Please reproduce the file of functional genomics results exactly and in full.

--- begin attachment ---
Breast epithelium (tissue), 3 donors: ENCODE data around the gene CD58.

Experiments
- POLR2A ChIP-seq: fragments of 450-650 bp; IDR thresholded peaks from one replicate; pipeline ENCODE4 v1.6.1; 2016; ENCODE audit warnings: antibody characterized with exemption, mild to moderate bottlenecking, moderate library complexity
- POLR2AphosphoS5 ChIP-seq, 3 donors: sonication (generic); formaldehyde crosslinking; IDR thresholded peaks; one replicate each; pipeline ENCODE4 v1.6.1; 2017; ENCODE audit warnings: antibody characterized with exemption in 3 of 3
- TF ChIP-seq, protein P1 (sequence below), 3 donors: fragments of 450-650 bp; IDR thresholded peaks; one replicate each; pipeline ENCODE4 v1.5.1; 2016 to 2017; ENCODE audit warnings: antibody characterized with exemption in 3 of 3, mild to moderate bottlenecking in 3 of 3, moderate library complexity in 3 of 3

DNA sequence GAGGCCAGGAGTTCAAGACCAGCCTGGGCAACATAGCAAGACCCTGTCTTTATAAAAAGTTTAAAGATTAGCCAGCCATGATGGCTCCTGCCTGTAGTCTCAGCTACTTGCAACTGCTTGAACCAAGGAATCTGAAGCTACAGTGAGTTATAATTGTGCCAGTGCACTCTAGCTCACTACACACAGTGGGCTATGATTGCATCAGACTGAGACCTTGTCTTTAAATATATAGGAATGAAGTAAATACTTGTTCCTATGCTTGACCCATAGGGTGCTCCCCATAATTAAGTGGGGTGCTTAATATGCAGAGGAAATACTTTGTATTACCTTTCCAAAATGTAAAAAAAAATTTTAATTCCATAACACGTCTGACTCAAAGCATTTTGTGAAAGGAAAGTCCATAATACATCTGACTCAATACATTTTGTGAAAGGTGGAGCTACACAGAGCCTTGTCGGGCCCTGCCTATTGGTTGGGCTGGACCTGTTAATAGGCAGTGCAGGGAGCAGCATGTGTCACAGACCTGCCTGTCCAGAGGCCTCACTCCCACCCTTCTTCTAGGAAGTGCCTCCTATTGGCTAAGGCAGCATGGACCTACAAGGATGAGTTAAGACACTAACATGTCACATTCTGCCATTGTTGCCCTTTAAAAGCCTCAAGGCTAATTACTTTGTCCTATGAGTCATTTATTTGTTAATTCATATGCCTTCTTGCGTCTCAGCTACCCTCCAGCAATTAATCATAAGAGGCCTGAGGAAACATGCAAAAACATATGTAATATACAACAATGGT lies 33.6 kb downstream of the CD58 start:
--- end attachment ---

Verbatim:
Breast epithelium (tissue), 3 donors: ENCODE data around the gene CD58.

Experiments
- POLR2A ChIP-seq: fragments of 450-650 bp; IDR thresholded peaks from one replicate; pipeline ENCODE4 v1.6.1; 2016; ENCODE audit warnings: antibody characterized with exemption, mild to moderate bottlenecking, moderate library complexity
- POLR2AphosphoS5 ChIP-seq, 3 donors: sonication (generic); formaldehyde crosslinking; IDR thresholded peaks; one replicate each; pipeline ENCODE4 v1.6.1; 2017; ENCODE audit warnings: antibody characterized with exemption in 3 of 3
- TF ChIP-seq, protein P1 (sequence below), 3 donors: fragments of 450-650 bp; IDR thresholded peaks; one replicate each; pipeline ENCODE4 v1.5.1; 2016 to 2017; ENCODE audit warnings: antibody characterized with exemption in 3 of 3, mild to moderate bottlenecking in 3 of 3, moderate library complexity in 3 of 3

DNA sequence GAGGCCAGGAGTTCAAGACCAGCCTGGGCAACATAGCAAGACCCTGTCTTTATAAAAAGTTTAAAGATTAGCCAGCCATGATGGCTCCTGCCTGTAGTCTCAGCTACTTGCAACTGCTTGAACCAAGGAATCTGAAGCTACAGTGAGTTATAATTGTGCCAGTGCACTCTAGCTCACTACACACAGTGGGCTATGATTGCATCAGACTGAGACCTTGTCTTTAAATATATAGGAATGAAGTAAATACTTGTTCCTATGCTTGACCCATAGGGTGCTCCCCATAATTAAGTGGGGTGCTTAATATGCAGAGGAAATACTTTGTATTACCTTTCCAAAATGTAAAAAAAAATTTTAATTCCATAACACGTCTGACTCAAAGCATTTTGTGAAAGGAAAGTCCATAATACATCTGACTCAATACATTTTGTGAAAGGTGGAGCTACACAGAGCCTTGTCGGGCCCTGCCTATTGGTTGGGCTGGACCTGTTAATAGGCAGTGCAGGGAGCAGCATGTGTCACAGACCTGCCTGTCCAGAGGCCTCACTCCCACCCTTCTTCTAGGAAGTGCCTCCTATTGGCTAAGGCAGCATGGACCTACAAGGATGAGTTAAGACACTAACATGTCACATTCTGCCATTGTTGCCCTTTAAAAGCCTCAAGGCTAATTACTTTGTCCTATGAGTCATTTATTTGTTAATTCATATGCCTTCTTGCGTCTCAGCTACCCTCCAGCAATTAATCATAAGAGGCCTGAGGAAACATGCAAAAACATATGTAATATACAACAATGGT lies 33.6 kb downstream of the CD58 start: